Federal data shows 110 million Americans had health records stolen in 2015: bswift Blog

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Federal data shows 110 million Americans had health records stolen in 2015

by Kelley M. Butler, Director of Content, bswift

March 24th, 2016

Data security image for benefits and HR professionals bswift blog post

A new report from the Institute for Critical Infrastructure Technology (ICIT), should capture the attention—and raise the concern—of all HR/benefits professionals. The organization’s Hacking Healthcare IT in 2016 reads that “among all of America's critical infrastructures, the health care sector is the most targeted [by] hackers, intent on exploiting vulnerabilities in their insecure and antiquated networks.”

One could dismiss the report as mere bluster, if not for federal data to back it up: According to the Department of Health and Human Services, there were more than 230 health care data breaches in 2015, which equals upwards of 110 million Americans who had their health records stolen last year.

ICIT researchers indicate several reasons why hacking health data is easier than accessing other types of records, including outdated technology systems and a lack of qualified cybersecurity professionals. However, the organization points out that stealing health data (where hackers can access financial and personal ID info, too) is simpler because data security often takes a backseat to patient health. The ICIT report reads: “No one cares how the patient's birth date will be stored when the patient is in the middle of a heart attack.”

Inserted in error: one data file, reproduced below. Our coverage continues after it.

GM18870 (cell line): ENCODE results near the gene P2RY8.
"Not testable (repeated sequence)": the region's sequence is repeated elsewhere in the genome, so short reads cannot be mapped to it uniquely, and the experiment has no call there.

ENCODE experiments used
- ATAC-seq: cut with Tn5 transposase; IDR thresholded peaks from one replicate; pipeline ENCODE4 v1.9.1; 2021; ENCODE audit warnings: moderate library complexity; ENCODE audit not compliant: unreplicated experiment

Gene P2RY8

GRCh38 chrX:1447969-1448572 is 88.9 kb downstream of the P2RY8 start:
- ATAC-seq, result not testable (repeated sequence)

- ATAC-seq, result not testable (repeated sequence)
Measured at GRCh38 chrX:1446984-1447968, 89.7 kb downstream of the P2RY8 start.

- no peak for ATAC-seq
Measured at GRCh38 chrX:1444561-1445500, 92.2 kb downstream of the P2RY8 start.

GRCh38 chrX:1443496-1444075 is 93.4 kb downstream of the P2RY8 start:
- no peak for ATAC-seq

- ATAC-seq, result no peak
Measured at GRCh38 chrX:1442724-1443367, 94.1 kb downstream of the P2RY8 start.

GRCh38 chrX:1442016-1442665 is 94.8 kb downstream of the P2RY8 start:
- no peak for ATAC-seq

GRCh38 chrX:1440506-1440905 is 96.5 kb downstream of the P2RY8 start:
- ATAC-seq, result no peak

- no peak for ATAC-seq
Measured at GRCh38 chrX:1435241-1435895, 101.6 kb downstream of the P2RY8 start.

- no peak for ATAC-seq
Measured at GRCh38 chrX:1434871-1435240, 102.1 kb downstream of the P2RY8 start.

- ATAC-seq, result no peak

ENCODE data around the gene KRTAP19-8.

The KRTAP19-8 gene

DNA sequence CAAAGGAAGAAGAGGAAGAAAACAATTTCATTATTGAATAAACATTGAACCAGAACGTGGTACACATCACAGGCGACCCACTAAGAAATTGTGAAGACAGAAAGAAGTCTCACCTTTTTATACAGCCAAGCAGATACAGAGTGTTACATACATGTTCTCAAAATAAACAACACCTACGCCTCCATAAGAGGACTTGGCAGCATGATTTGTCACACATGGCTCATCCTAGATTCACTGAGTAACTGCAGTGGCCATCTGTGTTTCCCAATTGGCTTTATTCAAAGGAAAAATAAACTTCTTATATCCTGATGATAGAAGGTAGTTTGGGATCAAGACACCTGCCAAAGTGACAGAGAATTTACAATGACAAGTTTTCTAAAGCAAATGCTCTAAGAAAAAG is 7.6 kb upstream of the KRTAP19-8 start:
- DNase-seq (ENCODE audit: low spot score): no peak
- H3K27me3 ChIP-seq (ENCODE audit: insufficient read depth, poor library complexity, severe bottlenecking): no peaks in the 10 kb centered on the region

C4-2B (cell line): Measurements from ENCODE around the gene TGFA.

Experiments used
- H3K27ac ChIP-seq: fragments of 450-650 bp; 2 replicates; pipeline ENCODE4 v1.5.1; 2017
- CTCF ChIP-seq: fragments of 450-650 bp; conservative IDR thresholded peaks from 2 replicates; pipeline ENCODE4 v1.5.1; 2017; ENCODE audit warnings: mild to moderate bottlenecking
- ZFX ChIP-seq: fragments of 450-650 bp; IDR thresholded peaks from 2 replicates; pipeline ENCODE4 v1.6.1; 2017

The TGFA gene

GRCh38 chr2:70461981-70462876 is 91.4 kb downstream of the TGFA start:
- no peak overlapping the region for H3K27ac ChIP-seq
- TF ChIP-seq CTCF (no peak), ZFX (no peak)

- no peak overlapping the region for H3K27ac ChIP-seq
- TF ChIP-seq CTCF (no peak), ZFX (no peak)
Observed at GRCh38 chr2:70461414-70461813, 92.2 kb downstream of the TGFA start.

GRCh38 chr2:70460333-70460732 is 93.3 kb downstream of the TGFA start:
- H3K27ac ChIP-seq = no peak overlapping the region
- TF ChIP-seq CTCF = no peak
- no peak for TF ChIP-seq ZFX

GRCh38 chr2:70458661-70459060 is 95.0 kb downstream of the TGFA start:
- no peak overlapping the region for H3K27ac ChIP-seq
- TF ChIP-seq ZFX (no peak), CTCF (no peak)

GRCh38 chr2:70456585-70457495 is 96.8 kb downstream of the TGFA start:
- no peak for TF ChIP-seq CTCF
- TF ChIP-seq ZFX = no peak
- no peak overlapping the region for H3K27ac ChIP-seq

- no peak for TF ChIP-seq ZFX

Such data vulnerabilities make it all the more important for HR/benefits professionals to stay vigilant and prepared when dealing with health and medical information for employees and families.

Gain proven strategies in using emerging technology to develop and implement innovative security controls at bswift Summit 2016, set for May 5–6 in Chicago. Among the Summit speakers is Jim Routh, Chief Information Security Officer at Aetna. A data security expert with more than three decades of experience, Routh will discuss security strategies employers can use to help protect sensitive data, maximize benefits investments and soothe employee fears.

Find additional Summit details on Routh’s session, the full agenda, registration, hotel accommodations and more.


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